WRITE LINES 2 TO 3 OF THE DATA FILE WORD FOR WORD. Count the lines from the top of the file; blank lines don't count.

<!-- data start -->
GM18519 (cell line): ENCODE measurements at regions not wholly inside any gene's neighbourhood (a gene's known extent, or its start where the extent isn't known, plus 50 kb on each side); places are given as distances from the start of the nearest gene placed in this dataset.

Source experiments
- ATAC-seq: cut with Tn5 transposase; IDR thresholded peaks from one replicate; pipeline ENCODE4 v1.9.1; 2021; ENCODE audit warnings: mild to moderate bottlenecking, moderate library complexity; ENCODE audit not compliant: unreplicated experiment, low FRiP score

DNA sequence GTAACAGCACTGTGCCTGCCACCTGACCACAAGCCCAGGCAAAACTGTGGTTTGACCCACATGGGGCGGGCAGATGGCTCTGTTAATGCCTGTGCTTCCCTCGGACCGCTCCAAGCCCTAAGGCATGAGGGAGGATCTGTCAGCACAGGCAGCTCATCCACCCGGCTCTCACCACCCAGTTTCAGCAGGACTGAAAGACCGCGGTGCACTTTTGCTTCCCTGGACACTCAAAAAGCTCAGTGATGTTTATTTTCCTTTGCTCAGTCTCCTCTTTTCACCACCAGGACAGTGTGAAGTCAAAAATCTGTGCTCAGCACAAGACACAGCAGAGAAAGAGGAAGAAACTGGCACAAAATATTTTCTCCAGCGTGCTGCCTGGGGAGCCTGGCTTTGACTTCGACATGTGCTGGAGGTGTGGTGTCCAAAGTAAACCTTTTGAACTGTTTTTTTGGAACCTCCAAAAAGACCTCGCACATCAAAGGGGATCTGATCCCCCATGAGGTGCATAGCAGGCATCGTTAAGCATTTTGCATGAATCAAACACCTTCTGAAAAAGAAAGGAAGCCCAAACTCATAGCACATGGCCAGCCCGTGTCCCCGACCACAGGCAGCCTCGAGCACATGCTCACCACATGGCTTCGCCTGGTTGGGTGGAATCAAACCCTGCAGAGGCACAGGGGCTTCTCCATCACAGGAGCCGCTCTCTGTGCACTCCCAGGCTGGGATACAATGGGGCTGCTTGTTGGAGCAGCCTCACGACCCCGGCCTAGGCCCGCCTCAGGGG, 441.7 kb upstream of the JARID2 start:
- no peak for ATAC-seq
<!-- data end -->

Source experiments
- ATAC-seq: cut with Tn5 transposase; IDR thresholded peaks from one replicate; pipeline ENCODE4 v1.9.1; 2021; ENCODE audit warnings: mild to moderate bottlenecking, moderate library complexity; ENCODE audit not compliant: unreplicated experiment, low FRiP score